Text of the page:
“Science isn’t black and white, it’s never definitive, and you are always building your body of knowledge,” says Lisa Stiffler, who enjoys “…always finding out about new research and what the hot issues are in science.”
Lisa Stiffler has taken her biology background and melded it with a communications degree, to land herself an enviable position - she is now a reporter for the Seattle Post Intelligencer, Environmental Watch. She and co-reporter Robert McClure “cover environmental issues from the region and beyond,” including global warming articles, stories about endangered species, how wildlife in this region is affected by urbanization, energy issues, and the ecosystem of Puget Sound. She provides an important way for science to reach the public – and to raise our awareness of the environment we share in the Pacific Northwest.
Her career path began after receiving her first degree in Cell and Molecular Biology in 1994. Stiffler took a job in the Schubiger Lab – yes, many other alumni remember this lab of flies – but after working with drosophila for a whole year, she began to yearn for a broader purpose. Every day National Public Radio (NPR) was broadcast throughout the lab…and it inspired Stiffler to take a chance with journalism.
In 1998, Stiffler decided to go back to school part-time to take a stab at a communications degree. She got to try out the new skills she learned by volunteering at the KUOW radio station and writing stories for the radio show host. She quickly excelled in journalism, and was able to participate in the UW Communications Partnership program by teaming up with reporters in the legislative session of ‘99, which got her foot into the door at the PI as a temp. Although she didn’t get into science reporting right away, Stiffler knew that it was her competitive edge and the best way use her biology background. In 2001 a second space opened-up for an environmental reporter, and she took it.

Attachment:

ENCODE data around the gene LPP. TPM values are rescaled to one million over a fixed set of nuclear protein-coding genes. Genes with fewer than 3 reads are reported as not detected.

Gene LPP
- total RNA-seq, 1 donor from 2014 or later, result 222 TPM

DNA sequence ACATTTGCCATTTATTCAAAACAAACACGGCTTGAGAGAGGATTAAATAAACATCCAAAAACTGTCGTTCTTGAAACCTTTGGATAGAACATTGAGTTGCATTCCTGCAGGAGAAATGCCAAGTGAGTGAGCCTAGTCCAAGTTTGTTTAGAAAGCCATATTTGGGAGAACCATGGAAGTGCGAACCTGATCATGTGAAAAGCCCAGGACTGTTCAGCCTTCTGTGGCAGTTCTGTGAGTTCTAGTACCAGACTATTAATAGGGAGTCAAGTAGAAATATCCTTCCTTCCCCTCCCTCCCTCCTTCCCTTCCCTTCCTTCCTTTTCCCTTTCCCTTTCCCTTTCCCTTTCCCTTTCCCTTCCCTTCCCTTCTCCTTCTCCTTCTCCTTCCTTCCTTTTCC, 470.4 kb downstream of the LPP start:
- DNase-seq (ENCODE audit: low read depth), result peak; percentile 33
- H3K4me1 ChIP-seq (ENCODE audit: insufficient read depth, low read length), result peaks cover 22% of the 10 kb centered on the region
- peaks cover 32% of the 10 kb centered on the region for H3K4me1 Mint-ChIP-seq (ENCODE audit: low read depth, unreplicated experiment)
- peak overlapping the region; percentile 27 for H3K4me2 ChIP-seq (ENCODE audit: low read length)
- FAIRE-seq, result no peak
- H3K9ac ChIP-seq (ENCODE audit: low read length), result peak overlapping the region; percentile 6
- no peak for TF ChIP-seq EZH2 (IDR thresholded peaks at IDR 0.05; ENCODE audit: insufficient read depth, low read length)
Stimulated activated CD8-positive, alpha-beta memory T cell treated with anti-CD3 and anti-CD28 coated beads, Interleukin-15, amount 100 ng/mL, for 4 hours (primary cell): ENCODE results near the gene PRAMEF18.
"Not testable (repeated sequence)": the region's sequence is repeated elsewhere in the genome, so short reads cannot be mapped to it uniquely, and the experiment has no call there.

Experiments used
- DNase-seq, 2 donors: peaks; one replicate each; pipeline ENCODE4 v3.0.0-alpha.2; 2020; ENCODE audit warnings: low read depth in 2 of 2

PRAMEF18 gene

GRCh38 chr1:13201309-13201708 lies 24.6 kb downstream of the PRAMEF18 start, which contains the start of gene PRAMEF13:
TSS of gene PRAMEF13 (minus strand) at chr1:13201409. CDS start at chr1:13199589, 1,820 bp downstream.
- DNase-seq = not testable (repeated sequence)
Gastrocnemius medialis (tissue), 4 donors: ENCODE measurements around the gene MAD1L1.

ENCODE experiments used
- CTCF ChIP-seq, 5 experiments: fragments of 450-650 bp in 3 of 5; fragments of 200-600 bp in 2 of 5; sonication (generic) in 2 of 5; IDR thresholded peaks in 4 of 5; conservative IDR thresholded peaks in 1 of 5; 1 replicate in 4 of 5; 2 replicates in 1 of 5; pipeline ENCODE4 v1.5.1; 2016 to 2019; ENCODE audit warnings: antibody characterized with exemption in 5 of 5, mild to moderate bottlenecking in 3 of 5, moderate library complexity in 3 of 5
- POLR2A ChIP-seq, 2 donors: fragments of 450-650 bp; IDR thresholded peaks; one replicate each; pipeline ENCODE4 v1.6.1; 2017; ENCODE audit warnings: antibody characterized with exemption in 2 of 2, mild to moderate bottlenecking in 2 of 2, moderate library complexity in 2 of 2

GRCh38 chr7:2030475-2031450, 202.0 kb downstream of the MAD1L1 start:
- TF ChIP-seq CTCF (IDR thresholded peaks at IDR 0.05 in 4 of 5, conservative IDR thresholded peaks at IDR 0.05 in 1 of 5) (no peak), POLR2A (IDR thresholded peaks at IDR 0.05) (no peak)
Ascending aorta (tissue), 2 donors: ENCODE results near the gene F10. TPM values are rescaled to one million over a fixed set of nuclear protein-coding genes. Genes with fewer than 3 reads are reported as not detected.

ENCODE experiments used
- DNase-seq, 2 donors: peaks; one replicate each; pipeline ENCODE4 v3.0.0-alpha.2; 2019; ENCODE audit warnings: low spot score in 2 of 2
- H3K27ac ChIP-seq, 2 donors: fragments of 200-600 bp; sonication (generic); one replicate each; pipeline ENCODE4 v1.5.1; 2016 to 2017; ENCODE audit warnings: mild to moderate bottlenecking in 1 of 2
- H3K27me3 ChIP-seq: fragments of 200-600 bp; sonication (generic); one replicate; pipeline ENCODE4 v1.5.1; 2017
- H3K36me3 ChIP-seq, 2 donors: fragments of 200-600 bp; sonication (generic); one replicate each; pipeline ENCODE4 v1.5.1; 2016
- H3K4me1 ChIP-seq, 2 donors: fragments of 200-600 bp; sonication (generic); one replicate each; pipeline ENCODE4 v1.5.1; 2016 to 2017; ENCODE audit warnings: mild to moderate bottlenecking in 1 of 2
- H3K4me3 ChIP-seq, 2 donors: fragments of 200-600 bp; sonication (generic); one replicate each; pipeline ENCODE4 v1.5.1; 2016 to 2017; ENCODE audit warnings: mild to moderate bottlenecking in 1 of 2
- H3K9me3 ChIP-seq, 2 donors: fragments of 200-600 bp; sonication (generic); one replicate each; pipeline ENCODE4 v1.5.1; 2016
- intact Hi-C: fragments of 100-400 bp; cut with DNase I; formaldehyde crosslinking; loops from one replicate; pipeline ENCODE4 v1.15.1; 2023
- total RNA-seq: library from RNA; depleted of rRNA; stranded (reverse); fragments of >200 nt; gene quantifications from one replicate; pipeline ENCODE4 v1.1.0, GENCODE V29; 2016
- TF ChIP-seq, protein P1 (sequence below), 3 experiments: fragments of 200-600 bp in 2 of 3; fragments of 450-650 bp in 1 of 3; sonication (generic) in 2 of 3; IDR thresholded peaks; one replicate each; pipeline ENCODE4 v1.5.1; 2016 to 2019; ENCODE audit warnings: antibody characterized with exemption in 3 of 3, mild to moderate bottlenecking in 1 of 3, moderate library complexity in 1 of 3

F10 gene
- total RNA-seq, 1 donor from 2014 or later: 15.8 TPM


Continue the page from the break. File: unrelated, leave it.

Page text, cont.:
At first, she was nervous about being “new on the beat” yet she quickly found that her background in science made the people she interviewed feel more relaxed. Scientists worry about reporters getting their story wrong, but since Stiffler actually had experience working in their field, they knew they could trust her to get the science right. She would always read peer reviewed articles or drafts of what the scientists were publishing, and knew to look at the methods and materials section before writing her article. She contacted old colleagues from the UW for good leads on new stories, and found herself back on campus a lot.
One of the things she has noticed about science today is that it has become so politicized. From ethical issues around stem cell research and developmental biology, to global warming issues, and debates about salmon and agricultural pesticides, it’s disturbing to see so many lawsuits and controversy. It is also a change to see so much science being applied to real world issues today rather then being done more for academic research.
“The hard thing about writing is that you’ve got to be fair,” said Stiffler, about her stand on some controversial issues. As a reporter she has to stick to the facts.
“You are trying to find the truth – and trying to find the science. It’s complicated, where is the science behind the emotional part? The research provides the evidence.”
But even statistics can be manipulated to support certain goals or to find different results. It’s important to have objective reporting so that the whole story can be told. To write the most complete story, Stiffler will interview people from both sides of an issue, and do some research of her own to fully understand the subject matter.